Meditation Made Easy

Inhale through your nose exhale through your mouth.

Pull your breath from the base of your spine and channel it up to your head.

Send your breath and any negative energy out of your mouth.

Close your eyes.

Do it again.

Meditation is something that wannabe gurus have made into this colossal trend that no one seems to understand. From the concentrated breathing to the erasing your thoughts, the whole process can get a little confusing. Merriam-Webster defines meditating as a form of concentration, reflection and/or mental exercise for the purpose of reaching a heightened state of spiritual awareness. But what does that really mean?

Meditating is different for everyone and should hold a specific purpose to you. There are different levels of engagement for every person. The point of meditating is getting back to a state of just being and becoming one with your breath. Anything beyond that is totally up to you.

First, if you want to meditate you need to be comfortable. The point is to center yourself. I don’t know about you, but I can’t do that in jeans or a bra. Wear comfy clothes, seclude yourself from harsh sound, set up a relaxing area and maybe even light some candles. If you can create a space that you feel comfortable in then your path to meditation will become much easier.

Once you’ve set up your space, cop a squat. I’d say lay down, but that’s an entirely different move and too tempting to fall asleep. According to How to Meditate, meditation requires an appropriate posture and breath. When your head, shoulders, knees and toes–and everything in between–are in place, breathe a controlled breath in through your nose and out through your mouth. Concentrate on that for at least a minute and then increase your meditation time every time you practice until you can meditate for at least 30 minutes.

And that’s it!

You’ve just conquered the first stage of meditation. In the first stage, you are focusing on clearing your mind, ridding yourself of distractions and becoming a more lucid being.

If that’s all you want out of meditation then you can stop there. Meditation isn’t something that should make you feel any type of pressure or anxiety. It should come naturally and become a fluid part of your day.

However, there are some more advanced steps if you’d like to continue your journey of enlightenment and balance.

Incorporating mantras, affirmations and intentions are a great way to dig deeper into your practice. A mantra can be a word, sound, syllable, etc., that you repeat over and over while you meditate. Some mantras can be found in the Sanskrit tongue that are thought to carry psychological and spiritual powers. Affirmations are short, powerful statements that you repeat during your practice. Like the power of visualization, by repeating your affirmation you manifest the power and feelings conveyed by your affirmation. Intentions can be your motivations, actions or goals that you have and want to carry out during your practice. One day your intention may be opening your heart more during meditation and another day your intention may be to send love to your BFF while you meditate.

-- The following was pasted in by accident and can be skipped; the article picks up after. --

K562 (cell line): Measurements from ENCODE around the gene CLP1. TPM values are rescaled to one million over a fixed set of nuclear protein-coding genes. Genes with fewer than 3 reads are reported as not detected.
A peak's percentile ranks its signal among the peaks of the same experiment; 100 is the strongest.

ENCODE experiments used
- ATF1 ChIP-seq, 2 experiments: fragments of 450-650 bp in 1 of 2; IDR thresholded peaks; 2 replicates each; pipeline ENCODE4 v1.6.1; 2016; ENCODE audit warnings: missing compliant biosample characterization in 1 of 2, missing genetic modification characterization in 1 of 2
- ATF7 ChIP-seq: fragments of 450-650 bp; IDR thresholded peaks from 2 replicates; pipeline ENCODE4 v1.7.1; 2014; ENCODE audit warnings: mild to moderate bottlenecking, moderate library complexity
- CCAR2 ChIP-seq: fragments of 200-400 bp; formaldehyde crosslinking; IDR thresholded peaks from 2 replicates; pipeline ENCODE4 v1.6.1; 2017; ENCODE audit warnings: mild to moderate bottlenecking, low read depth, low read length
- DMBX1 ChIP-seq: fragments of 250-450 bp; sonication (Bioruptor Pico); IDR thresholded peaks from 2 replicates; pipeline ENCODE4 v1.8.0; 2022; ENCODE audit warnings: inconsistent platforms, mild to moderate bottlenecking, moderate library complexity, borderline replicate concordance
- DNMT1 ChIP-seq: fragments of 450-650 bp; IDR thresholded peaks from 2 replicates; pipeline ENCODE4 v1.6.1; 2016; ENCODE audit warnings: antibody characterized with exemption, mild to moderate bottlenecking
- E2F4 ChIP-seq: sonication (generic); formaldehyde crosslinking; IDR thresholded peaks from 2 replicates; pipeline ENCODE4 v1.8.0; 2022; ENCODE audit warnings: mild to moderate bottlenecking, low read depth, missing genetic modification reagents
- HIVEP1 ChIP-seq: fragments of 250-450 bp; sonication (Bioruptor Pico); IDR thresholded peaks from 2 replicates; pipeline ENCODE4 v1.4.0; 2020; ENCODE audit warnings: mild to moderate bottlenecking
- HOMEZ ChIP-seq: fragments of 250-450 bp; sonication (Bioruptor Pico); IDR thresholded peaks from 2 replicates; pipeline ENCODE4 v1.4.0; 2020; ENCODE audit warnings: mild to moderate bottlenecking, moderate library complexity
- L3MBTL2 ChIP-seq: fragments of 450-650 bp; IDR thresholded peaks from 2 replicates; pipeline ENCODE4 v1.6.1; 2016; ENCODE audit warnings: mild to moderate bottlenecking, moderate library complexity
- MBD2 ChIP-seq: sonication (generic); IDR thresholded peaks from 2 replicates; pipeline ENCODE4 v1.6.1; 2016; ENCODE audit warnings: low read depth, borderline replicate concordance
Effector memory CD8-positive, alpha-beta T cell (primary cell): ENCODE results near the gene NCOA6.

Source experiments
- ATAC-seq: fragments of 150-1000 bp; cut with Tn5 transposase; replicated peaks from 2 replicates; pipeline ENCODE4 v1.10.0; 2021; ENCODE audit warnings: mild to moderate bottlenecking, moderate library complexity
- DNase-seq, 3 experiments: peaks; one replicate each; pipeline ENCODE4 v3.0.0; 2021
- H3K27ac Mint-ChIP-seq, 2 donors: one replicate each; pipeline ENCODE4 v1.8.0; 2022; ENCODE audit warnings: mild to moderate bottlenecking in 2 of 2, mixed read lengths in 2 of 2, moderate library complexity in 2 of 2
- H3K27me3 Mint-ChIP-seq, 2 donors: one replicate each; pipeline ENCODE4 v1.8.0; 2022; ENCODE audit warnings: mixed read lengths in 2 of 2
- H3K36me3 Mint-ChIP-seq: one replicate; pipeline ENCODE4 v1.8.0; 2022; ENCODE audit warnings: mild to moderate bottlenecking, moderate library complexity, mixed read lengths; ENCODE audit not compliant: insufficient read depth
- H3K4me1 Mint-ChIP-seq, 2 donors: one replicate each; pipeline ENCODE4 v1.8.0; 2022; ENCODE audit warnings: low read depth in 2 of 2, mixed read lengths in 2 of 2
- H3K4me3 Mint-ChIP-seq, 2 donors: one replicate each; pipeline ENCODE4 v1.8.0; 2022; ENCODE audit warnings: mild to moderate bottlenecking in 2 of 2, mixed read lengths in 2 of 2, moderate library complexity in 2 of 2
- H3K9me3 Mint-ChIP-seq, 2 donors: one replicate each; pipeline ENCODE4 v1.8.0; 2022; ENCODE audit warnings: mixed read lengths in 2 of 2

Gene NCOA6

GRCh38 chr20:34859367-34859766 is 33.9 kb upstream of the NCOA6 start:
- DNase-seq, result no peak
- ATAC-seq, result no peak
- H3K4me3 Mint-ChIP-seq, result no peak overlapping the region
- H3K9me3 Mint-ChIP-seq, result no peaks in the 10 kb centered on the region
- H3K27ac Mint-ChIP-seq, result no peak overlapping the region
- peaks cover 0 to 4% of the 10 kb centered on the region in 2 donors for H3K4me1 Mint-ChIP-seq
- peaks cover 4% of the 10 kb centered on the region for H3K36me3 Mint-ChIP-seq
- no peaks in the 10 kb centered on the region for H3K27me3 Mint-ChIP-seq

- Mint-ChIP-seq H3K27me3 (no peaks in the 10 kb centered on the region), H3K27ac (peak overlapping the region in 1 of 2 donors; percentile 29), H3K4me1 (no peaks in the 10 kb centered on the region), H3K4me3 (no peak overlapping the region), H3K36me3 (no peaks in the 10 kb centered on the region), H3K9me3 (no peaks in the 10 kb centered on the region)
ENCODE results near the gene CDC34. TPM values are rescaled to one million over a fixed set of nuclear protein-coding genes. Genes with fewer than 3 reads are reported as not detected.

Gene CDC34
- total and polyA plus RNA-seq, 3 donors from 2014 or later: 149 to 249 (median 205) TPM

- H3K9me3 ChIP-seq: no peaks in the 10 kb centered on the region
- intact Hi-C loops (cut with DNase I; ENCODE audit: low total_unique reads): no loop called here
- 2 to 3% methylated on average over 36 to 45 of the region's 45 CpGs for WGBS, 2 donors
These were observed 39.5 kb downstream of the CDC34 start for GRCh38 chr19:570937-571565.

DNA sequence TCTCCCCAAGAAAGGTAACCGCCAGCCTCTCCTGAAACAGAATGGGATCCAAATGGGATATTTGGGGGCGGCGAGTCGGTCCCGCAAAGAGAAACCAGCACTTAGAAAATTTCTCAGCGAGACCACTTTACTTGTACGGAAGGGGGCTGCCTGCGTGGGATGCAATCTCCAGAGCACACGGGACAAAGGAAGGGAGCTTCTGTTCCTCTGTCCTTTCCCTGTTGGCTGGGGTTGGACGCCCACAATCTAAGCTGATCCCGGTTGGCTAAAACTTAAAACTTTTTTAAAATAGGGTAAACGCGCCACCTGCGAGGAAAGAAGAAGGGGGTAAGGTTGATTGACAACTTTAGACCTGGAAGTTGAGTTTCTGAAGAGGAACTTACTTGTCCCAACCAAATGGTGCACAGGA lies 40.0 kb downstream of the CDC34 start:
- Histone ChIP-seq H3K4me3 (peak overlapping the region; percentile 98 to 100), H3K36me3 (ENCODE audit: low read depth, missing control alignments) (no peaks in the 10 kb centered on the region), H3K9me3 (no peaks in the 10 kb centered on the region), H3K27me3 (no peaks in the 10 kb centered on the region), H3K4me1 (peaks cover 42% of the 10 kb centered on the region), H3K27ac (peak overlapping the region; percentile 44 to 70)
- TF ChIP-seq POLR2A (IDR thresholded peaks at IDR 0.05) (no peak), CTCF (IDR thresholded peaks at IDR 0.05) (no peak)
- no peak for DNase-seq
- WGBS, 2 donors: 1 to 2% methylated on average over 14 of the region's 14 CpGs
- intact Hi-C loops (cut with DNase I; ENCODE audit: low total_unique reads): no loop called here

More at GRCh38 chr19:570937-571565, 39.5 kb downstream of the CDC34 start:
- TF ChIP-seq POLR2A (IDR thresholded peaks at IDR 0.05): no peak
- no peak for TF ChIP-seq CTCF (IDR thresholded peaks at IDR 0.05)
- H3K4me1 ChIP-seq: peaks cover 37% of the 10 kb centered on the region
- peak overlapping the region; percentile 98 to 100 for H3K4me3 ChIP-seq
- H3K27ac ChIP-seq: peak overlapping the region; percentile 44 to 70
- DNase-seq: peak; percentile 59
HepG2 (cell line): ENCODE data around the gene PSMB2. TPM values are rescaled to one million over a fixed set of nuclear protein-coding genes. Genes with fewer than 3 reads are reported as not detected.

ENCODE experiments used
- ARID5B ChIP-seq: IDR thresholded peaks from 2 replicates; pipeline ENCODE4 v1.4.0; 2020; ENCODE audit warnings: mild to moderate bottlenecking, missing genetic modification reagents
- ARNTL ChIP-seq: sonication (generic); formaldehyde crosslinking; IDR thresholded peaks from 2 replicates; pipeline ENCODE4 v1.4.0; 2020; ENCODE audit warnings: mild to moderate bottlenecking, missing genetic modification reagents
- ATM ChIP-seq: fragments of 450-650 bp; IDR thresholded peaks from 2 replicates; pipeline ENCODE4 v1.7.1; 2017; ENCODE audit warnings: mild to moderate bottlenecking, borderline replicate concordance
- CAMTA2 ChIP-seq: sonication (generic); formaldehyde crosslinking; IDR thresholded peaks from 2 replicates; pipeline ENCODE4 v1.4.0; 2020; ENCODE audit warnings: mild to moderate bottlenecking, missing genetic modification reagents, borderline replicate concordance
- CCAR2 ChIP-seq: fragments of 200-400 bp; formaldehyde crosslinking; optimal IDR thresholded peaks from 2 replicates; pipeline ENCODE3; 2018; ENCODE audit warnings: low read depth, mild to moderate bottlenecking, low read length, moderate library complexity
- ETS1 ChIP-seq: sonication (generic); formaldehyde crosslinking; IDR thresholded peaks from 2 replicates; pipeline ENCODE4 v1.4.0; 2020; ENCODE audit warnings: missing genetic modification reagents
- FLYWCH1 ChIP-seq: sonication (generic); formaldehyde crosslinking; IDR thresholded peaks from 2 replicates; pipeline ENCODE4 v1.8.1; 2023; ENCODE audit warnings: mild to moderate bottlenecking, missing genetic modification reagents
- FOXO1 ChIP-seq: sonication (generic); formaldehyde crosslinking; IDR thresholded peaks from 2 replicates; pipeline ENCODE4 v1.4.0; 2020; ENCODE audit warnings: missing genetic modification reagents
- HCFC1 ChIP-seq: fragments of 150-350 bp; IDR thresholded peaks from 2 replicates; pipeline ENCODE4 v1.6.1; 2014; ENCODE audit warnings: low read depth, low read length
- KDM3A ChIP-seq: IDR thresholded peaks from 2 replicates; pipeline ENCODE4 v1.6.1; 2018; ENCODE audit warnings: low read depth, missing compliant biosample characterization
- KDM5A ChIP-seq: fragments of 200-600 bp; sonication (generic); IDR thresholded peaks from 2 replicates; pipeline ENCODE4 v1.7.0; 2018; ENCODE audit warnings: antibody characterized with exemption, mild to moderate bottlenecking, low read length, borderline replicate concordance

As you grow in your meditations, you may want to practice different types. Types of meditation vary based on where you are in the world and who you ask. But, there are five basic meditations outlined by The Chopra Center. They are as follows.

Primordial Sound Meditation (PSM) is a silent practice using a mantra that focuses on comfort. Mindfulness-Based Stress Reduction (MBSR) brings awareness to your breath and body by doing a body scan while you focus on your breath. Zen is about observing the breath and the mind while trying to obtain enlightenment. Transcendental Meditation uses mantras to help practitioners focus on their breath. And lastly, Kundalini Yoga is a form of meditation using the breath, mantras, hand positions and focus to help whoever’s meditating flow through his/her body and mind.

When you’ve mastered these meditations hit me up because I’m pretty sure you’ve reached enlightenment and I’d like to enlist you as my own personal guru.

But really, in all seriousness, meditation has helped me a lot and I know it will help you. Meditation is my go-to whenever I’m stressed, anxious, sad or any type of out-of-control. It keeps me grounded and reminds me of who I am. I can center myself and my breathing. Then, I can focus my energy on where I’m feeling the worst(Or the best! Meditation isn’t just for bad moods!). Once I feel where my energy is coming from I can pinpoint what triggered it and why I allowed myself to react the way I did. Other than that, I just like starting my day with a few calming breaths. You’d be surprised how everything else aligns itself after that.